Discussion Paper Details

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Title: Cost-Sharing Design Matters: A Comparison of the Rebate and Deductible in Healthcare

Author(s): Michiel Bijlsma, Jan Boone, Rudy Douven and Minke Remmerswaal

Publication Date: December 2017

Keyword(s): cost-sharing, deductible, healthcare consumption, panel data, rebate and regression discontinuity design

Programme Area(s): Industrial Organization and Public Economics

Abstract: Since 2006, the Dutch population has faced two different cost-sharing schemes in health insurance for curative care: a mandatory rebate of 255 euros in 2006 and 2007, and since 2008 a mandatory deductible. Using administrative data for the entire Dutch population, we compare the effect of both cost-sharing schemes on healthcare consumption between 2006 and 2013. We use a regression discontinuity design which exploits the fact that persons younger than eighteen years old neither face a rebate nor a deductible. Our fixed effect estimate shows that for individuals around the age of eighteen, a one euro increase of the deductible reduces healthcare expenditures 18 eurocents more than a euro increase of the rebate. These results demonstrate that differences in the design of a cost-sharing scheme can lead to substantial different effects on total healthcare expenditure.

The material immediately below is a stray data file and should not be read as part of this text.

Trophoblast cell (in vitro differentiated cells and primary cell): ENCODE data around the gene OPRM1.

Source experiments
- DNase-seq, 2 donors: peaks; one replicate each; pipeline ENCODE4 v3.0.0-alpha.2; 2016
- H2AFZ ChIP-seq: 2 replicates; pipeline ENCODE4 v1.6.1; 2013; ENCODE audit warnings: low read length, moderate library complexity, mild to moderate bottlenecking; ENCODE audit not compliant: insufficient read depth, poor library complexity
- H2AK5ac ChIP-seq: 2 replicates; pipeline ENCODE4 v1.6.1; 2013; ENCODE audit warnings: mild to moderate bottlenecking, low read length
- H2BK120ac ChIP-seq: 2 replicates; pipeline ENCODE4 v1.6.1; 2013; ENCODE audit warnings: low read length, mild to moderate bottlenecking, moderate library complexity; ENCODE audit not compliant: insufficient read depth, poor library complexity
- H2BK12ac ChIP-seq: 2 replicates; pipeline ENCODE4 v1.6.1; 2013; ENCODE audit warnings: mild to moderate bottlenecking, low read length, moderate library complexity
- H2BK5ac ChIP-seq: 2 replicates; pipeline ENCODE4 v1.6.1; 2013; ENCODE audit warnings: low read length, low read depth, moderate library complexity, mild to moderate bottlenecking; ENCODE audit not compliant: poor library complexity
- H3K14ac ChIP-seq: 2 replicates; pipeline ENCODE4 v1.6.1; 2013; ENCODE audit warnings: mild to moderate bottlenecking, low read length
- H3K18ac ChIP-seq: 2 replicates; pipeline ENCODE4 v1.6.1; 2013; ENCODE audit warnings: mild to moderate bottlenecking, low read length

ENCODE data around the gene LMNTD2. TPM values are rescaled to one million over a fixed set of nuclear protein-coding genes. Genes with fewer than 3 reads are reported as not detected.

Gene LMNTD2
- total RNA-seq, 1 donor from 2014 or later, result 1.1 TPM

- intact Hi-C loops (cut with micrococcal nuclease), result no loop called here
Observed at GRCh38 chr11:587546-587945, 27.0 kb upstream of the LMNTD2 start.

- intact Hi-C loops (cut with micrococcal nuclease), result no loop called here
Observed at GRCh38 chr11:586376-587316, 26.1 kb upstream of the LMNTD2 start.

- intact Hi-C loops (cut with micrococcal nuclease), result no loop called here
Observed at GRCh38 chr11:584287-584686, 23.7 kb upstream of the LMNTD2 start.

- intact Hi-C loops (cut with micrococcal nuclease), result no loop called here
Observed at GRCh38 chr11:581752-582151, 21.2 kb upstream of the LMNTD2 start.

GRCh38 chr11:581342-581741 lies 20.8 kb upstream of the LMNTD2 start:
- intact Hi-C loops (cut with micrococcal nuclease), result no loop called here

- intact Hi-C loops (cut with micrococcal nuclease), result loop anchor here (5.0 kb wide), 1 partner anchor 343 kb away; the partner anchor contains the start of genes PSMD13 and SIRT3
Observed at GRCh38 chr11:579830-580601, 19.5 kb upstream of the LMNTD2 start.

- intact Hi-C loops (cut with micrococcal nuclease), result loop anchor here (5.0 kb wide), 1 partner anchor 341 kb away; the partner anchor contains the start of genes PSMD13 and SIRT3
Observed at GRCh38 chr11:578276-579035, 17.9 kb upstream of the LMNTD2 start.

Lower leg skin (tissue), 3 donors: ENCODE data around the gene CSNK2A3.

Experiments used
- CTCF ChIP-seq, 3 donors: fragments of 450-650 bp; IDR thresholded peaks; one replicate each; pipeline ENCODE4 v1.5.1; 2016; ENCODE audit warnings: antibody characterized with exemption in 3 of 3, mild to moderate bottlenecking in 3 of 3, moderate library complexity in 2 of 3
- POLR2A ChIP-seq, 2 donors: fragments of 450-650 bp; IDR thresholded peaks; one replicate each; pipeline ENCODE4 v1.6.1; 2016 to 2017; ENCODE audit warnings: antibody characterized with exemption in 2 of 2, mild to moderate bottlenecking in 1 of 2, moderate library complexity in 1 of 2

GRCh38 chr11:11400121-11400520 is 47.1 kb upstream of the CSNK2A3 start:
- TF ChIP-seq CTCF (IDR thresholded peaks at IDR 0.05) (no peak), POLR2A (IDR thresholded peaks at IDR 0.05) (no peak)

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Bibliographic Reference

Bijlsma, M, Boone, J, Douven, R and Remmerswaal, M. 2017. 'Cost-Sharing Design Matters: A Comparison of the Rebate and Deductible in Healthcare'. London, Centre for Economic Policy Research.